Peace Corps Writers
Petit a Petit (page 3)

Petit a Petit

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     French, then, became the common link among all of Lastoursville’s disparate people. It wasn’t textbook French or the symphonic French I’d dreamed of speaking one day, but it was serviceable French. It helped to keep the peace. It made it possible for people to communicate using commonly understood words instead of with the swoosh of a fast-moving machete or the thud of a bullet in the chest.

WHAT THE CITIZENRY of Lastoursville lacked in French language accuracy, though, they made up for in speed.
     
Lentement, s’il vous plait,” I would beg, smiling sheepishly to cover up the tears of frustration welling in my eyes. I’d press a flat hand down into thin air, as if applying brakes. Please speak more slowly.
     And invariably the African would say to me, kindly, knowingly, empathetically, “Ah, oui, ‘Petit a petit l’oiseau fait son nid.’”
     Yes, I thought, nodding agreeably, “little by little the bird builds his nest. But for me the clock is ticking; I only have two years here. I’m a New Yorker, which means impatient. I have so much to do, and so little time. How can I teach and learn — or even belong — without words?”
     Time and again, when I tried to have an exchange with someone and he or she could see my difficulties finding le mot juste or following their half of the conversation, the person would try to soothe and comfort me. It was as if he or she were saying in English, There, there. It’ll be all right. You’ll get it. You’ll do fine . . .. Instead, what they said in French was, “Ah, oui, ‘Petit a Petit’ . . ..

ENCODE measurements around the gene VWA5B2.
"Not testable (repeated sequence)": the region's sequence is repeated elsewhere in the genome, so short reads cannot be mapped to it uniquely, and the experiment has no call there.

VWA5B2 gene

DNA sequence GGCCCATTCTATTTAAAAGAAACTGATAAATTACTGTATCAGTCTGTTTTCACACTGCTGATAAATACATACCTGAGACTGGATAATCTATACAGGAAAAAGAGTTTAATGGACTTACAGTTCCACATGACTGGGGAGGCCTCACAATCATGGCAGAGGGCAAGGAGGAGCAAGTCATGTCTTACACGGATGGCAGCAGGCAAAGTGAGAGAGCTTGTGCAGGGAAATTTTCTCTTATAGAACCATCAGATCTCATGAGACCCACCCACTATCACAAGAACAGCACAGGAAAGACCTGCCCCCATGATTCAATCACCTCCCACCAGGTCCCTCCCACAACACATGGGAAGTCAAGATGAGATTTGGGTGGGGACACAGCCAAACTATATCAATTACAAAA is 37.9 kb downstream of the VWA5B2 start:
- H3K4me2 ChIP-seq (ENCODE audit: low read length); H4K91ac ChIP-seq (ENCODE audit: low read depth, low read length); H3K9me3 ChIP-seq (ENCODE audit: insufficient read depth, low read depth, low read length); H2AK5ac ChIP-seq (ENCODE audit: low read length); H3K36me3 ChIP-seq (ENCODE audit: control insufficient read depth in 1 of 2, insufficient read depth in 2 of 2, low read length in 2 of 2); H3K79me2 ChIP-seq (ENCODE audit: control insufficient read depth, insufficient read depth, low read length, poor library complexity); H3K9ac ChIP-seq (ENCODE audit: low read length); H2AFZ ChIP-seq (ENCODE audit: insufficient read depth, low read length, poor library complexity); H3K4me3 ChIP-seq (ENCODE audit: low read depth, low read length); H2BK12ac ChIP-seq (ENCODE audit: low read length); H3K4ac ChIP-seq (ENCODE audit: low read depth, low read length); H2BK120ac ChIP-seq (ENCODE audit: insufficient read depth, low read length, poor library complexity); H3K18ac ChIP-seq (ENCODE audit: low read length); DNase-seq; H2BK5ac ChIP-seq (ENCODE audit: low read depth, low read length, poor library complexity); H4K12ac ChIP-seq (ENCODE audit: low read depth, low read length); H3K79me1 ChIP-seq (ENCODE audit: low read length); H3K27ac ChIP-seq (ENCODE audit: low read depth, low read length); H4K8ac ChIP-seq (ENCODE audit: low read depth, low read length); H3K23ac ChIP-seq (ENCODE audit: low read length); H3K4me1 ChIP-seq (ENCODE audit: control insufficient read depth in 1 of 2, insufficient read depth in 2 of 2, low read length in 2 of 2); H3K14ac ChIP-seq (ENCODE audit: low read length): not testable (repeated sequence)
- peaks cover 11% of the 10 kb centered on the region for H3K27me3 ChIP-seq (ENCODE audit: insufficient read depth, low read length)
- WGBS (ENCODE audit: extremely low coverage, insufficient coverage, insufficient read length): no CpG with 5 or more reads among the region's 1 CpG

And I’d jump in and complete the saying, to let the person know I knew it. But did I? This maxim was repeated so often to me it became like a tinselly advertising slogan: empty words.

APART FROM MY WALKS to the marche every morning and my visits there with maman Leora — who spoke French to me slowly and clearly, like a mother to a young child — I didn’t do much socializing. How could I socialize without words?
     
Instead, I spent my first weeks transforming my dream house into a homey nest that would be clean and welcoming and safe from intruders — specifically, the hateful bugs. Alone, with a bucket and brushes, I scrubbed and painted. By hand, I sewed curtains and covered cheap foam pillows with bright African fabrics. I designed an L-shaped sofa for the living room that a local carpenter built for me for the equivalent of $40. I made a coffee table from a flat, discarded door, supported by five-gallon paint tins, and spread delicious-looking issues of Gourmet magazine on the top of it. Bev, the missionary, whom I’d befriended and with whom I could speak beloved English, loaned me a folding table and plastic chairs for my dining room. I bought a small stove-oven combination, made in Eastern Europe, from one of the local Lebanese merchants with some of my Peace Corps allowance, so I could bake bread. I arranged for window screens to be installed, to keep the loathsome bugs forever out of my house.

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